Bills affecting evidence in sexual assault trials, opioid distribution charges, shielding of criminal records and the enforcement powers of the Office of the Comptroller all returned to the General Assembly in 2017 with varying degrees of success.
Legislation to allow evidence of past sexual assaultive behavior into criminal trials failed to make it out of committees despite years of narrowing the bill’s language in an attempt to sway opponents.
House Bill 369 and Senate Bill 316, part of Gov. Larry Hogan’s legislative agenda this year, sought to allow prosecutors to introduce evidence of a defendant’s past behavior that would constitute a sexual offense under Maryland law to rebut a claim of consent or an allegation that a minor victim has lied.
Neither the House Judiciary Committee nor the Senate Judicial Proceedings Committee took action on the cross-filed measures, which have been introduced in some form for more than 25 years.
Del. Kathleen M. Dumais, D-Montgomery, vice chair of the Judiciary Committee, said legislators continue to be uncomfortable with allowing such evidence because it is highly prejudicial. But she plans to ask the Judiciary’s Standing Committee on Rules of Practice and Procedure to consider amending current evidence guidelines.
“I’m hoping that the rules committee will take it up,” she said.
Bills to make it a felony to distribute an opioid that causes a fatal overdose, also part of Hogan’s agenda, were reintroduced after failing in 2015.
This year, the legislation was amended in Judicial Proceedings Committee to become a sentencing enhancement for distributing a mixture of controlled dangerous substances that contains fentanyl. It passed both chambers.
Meanwhile, technological barriers and reticence of prosecutors continued to plague efforts to remove non-convictions from criminal records this session despite receiving support last year.
Del. Erek L. Barron, D-Prince George’s, introduced House Bill 840 this session to allow shielding of non-convictions on the Maryland Judiciary Case Search website. Similar legislation nearly succeeded last session but was stymied by 11th-hour logistics on Sine Die.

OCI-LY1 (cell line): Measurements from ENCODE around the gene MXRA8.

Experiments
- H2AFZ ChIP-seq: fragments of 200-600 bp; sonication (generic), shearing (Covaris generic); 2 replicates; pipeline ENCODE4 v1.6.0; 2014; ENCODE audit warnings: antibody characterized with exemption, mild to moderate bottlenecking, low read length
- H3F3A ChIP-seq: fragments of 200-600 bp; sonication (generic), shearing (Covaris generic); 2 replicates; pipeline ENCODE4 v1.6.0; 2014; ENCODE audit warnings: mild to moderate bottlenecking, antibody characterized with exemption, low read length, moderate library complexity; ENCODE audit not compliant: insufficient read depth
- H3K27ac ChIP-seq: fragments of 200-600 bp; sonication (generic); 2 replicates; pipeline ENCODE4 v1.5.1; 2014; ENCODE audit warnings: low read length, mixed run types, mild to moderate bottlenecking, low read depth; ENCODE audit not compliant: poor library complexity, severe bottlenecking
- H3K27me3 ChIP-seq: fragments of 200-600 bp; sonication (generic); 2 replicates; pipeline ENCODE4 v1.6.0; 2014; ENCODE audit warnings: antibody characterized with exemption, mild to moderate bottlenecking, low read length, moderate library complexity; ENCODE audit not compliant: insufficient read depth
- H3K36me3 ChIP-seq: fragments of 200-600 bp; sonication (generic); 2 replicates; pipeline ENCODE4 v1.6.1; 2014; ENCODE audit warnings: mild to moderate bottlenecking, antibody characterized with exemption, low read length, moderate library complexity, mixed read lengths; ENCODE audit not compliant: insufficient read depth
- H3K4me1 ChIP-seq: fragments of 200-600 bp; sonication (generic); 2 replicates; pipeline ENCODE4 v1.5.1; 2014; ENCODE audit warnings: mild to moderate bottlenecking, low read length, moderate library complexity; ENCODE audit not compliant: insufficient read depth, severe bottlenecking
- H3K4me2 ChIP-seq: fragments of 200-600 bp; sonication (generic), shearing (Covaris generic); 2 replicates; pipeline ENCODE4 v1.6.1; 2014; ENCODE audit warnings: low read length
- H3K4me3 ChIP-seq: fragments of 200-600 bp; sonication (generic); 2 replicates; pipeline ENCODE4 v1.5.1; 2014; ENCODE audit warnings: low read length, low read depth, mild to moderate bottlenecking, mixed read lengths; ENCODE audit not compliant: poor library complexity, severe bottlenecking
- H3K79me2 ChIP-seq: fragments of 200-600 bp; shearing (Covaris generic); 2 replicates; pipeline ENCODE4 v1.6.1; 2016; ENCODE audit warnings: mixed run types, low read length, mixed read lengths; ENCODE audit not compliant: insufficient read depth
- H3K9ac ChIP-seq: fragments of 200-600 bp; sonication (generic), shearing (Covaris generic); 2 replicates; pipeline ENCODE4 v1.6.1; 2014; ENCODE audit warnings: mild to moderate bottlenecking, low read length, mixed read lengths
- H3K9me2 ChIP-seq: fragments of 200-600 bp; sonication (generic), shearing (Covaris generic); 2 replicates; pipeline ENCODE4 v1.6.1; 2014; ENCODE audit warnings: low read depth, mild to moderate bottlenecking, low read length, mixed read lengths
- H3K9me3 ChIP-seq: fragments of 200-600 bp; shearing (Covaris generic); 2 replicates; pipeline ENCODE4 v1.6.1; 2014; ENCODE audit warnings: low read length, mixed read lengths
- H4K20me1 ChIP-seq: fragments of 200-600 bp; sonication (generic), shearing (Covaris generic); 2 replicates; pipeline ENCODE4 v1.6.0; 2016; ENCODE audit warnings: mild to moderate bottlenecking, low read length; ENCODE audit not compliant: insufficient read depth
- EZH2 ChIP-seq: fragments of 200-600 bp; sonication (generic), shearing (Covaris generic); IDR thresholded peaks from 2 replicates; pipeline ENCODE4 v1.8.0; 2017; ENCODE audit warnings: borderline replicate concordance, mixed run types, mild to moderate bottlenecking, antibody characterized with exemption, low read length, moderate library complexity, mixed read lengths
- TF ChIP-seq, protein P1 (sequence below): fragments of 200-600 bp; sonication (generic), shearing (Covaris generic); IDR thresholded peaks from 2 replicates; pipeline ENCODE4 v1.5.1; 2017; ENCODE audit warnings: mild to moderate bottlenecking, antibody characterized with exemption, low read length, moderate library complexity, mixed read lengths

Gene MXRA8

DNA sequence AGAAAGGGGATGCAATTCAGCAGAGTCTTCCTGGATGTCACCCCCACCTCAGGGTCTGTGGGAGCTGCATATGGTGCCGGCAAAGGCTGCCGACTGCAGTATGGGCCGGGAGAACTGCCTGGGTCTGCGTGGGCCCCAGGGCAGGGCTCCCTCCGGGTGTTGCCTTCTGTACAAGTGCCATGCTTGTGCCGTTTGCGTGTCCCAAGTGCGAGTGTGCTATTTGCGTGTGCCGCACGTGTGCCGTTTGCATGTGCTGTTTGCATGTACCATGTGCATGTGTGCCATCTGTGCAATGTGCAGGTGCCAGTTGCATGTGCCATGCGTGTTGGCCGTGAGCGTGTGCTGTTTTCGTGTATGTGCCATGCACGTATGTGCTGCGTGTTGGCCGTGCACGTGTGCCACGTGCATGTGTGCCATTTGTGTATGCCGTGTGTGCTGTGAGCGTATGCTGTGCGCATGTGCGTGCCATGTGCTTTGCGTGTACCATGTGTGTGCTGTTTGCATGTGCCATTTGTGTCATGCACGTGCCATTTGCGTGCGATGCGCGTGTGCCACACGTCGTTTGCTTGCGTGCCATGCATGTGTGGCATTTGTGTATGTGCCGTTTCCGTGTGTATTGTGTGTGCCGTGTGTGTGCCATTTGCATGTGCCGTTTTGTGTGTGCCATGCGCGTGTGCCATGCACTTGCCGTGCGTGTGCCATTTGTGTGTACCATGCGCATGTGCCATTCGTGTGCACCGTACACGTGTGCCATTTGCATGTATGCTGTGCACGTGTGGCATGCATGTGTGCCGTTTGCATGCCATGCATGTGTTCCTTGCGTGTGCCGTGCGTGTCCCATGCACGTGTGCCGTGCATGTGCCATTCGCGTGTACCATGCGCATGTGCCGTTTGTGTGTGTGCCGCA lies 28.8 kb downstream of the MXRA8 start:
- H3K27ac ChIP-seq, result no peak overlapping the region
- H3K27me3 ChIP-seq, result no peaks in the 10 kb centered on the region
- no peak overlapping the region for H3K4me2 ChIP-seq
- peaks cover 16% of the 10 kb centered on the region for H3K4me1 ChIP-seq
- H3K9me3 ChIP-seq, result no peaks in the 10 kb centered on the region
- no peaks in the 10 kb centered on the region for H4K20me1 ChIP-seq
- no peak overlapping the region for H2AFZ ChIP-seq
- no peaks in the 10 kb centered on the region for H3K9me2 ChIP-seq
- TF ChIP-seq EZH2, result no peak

The Maryland Judiciary has also repeatedly expressed concerns about the technical capabilities of its systems to comply with the bill, which would allow crimes an individual was not convicted of to be removed from the Case Search website even when one or more charges arising from the same incident resulted in a conviction.
Barron said he believes filing the legislation has sparked a conversation about the barriers non-conviction charges can provide and what can be done to limit their impact on second chances.
Another bill requested by the Hogan administration – which failed to make it through the legislature in a previous session – proposed expanding the investigation and enforcement powers of the Office of the Comptroller. The legislation saw some technical amendments but ultimately passed.
Comptroller Peter Franchot testified at committee hearings that the Taxpayer Protection Act, which adds tax fraud to the list of responsibilities assigned to the agency’s Field Enforcement Division and provides legal authority to issue injunctions against preparers who are under investigation for fraud to protect consumers, was necessary to prosecute fraud, which the Maryland Office of the Attorney General often cannot do with limited resources.
A spokesman for the office said Franchot is “thrilled” at the passage of the bill.
“This bipartisan legislation… will provide the Comptroller’s Office with the tools we desperately need to fight tax fraud and identity theft,” Joseph Shapiro said in an emailed statement.